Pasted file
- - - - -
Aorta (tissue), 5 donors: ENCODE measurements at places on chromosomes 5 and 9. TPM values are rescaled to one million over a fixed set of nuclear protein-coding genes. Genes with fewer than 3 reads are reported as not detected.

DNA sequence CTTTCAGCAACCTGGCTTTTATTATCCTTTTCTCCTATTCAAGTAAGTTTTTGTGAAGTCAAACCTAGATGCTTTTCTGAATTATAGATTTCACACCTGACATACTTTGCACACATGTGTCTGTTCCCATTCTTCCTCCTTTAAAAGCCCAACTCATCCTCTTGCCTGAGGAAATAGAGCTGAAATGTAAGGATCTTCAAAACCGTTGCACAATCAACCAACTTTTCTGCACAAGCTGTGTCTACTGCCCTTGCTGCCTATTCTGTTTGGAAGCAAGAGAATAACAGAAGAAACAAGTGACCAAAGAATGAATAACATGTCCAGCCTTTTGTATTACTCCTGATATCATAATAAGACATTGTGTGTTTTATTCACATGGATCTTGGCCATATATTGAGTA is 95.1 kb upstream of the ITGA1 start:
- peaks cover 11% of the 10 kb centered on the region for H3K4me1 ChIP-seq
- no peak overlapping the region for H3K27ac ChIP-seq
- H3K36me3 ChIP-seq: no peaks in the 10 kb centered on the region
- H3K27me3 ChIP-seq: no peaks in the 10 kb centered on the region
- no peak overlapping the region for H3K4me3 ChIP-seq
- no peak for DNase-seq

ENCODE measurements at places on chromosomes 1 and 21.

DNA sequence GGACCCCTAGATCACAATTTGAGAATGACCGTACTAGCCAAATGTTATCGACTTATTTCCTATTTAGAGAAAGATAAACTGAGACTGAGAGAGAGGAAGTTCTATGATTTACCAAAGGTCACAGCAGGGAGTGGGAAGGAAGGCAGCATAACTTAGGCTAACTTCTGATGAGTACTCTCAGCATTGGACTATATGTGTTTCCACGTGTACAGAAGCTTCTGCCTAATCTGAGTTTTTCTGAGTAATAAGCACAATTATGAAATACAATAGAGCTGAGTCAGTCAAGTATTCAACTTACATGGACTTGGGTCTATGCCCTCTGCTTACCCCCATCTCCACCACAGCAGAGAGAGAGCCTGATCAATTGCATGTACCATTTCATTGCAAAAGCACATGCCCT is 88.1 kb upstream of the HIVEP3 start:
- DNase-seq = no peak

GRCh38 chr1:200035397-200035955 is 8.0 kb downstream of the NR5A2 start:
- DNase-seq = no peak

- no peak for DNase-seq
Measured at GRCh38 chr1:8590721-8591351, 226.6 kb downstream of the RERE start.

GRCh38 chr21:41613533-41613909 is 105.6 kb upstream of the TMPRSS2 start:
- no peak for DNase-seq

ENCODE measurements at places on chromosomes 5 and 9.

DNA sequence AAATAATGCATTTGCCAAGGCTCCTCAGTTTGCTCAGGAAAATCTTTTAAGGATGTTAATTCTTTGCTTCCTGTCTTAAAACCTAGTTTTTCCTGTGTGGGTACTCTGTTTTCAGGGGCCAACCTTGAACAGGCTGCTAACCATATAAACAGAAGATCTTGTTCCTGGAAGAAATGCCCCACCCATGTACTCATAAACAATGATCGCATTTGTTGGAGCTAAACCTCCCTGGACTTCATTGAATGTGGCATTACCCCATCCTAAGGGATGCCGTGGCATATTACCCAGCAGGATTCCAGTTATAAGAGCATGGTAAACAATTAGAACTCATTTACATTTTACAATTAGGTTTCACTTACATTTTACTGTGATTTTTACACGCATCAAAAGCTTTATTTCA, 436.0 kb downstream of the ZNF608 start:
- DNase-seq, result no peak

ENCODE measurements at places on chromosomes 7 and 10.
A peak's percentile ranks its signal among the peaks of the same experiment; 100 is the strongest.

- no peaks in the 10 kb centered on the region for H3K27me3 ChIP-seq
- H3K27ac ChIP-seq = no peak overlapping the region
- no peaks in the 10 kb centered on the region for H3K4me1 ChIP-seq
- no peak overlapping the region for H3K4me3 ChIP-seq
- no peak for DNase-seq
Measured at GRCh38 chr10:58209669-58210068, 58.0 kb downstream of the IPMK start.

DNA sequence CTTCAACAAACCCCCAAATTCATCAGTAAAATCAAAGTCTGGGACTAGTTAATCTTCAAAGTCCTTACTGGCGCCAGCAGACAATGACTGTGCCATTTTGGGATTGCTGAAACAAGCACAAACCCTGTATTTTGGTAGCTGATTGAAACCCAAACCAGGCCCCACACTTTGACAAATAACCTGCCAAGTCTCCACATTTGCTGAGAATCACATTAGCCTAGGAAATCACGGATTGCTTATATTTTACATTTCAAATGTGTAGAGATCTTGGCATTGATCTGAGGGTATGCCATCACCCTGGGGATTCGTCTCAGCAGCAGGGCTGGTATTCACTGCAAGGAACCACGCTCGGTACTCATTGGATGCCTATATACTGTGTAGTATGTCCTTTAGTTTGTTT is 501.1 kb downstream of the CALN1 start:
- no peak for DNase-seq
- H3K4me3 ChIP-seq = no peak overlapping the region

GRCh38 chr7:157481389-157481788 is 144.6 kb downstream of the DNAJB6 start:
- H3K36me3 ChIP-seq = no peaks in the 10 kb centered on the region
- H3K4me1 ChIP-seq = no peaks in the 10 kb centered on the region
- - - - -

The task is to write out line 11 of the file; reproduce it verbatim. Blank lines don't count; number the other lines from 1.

- DNase-seq = no peak